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In re Queyrouze

United States District Court, E.D. Louisiana

November 8, 2017


         SECTION: “E”



         This matter is before the Court on review from the United States Bankruptcy Court for the Eastern District of Louisiana.[1] Steve Queyrouze, Plan Trustee for the Forty Acre Corporation Plan Trust (the “Trust”), opposes the Bankruptcy Court's August 4, 2016 report and recommendation[2] that this Court grant Continental Casualty Company, Randall Alfred (“Alfred”), and Alfred, APLC's (collectively “Defendants”) motion for summary judgment.[3] The Trust also seeks review of the Bankruptcy Court's grant of the Defendants' motion to strike.[4]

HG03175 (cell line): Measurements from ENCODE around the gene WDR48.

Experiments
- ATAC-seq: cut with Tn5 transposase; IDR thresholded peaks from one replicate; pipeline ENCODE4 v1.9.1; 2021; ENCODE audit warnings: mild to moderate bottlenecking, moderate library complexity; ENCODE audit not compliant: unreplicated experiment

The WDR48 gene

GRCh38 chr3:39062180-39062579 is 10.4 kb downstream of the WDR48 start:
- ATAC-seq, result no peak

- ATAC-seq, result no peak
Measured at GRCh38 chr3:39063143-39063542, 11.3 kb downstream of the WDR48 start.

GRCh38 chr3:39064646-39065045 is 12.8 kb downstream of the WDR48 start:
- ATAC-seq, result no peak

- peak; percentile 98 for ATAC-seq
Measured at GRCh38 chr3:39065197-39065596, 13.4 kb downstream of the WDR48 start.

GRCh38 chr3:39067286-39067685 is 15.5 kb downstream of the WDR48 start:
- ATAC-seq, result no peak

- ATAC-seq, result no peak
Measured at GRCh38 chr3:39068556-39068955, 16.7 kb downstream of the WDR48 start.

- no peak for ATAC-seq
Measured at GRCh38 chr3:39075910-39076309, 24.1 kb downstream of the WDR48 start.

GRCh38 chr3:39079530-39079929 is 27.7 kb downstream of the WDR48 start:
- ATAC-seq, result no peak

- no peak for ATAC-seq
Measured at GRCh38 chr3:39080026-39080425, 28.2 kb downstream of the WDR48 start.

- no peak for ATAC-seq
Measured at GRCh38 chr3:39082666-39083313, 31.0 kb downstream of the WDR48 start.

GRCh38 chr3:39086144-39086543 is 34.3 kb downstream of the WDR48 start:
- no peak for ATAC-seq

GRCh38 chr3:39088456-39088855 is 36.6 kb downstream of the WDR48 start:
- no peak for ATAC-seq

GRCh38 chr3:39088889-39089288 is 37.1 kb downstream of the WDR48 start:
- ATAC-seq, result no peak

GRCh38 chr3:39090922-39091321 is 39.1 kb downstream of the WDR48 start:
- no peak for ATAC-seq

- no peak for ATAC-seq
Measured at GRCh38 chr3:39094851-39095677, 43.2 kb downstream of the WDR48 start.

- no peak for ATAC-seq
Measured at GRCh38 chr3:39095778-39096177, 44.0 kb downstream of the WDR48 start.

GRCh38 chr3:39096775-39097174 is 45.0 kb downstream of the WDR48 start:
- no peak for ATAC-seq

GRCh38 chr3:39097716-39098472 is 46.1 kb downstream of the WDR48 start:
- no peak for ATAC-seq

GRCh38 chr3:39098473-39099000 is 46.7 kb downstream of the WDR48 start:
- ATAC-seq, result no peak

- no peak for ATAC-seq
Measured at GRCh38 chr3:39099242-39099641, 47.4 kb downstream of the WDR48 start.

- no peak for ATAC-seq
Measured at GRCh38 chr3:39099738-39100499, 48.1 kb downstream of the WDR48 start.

Forty Acre Corporation (“Forty Acre”) owned two tracts of land, a 942 acre tract (sometimes referred to as the “Property”) and an 80 acre tract, both in Terrebonne Parish, Louisiana. In 2008, Michael and Kaye LeBlanc, Forty Acre's sole shareholders, decided to sell both tracts and approached Alfred for legal advice. After becoming aware that C&R Developers, Inc. (“C&R”) was interested in buying a portion of Forty Acre's land, the LeBlancs introduced Steven Serafin, Robert McCullough, and Robert Cook, C&R's principals, to Alfred. Thereafter, Forty Acre agreed to sell C&R the Property for $3, 500, 000.00.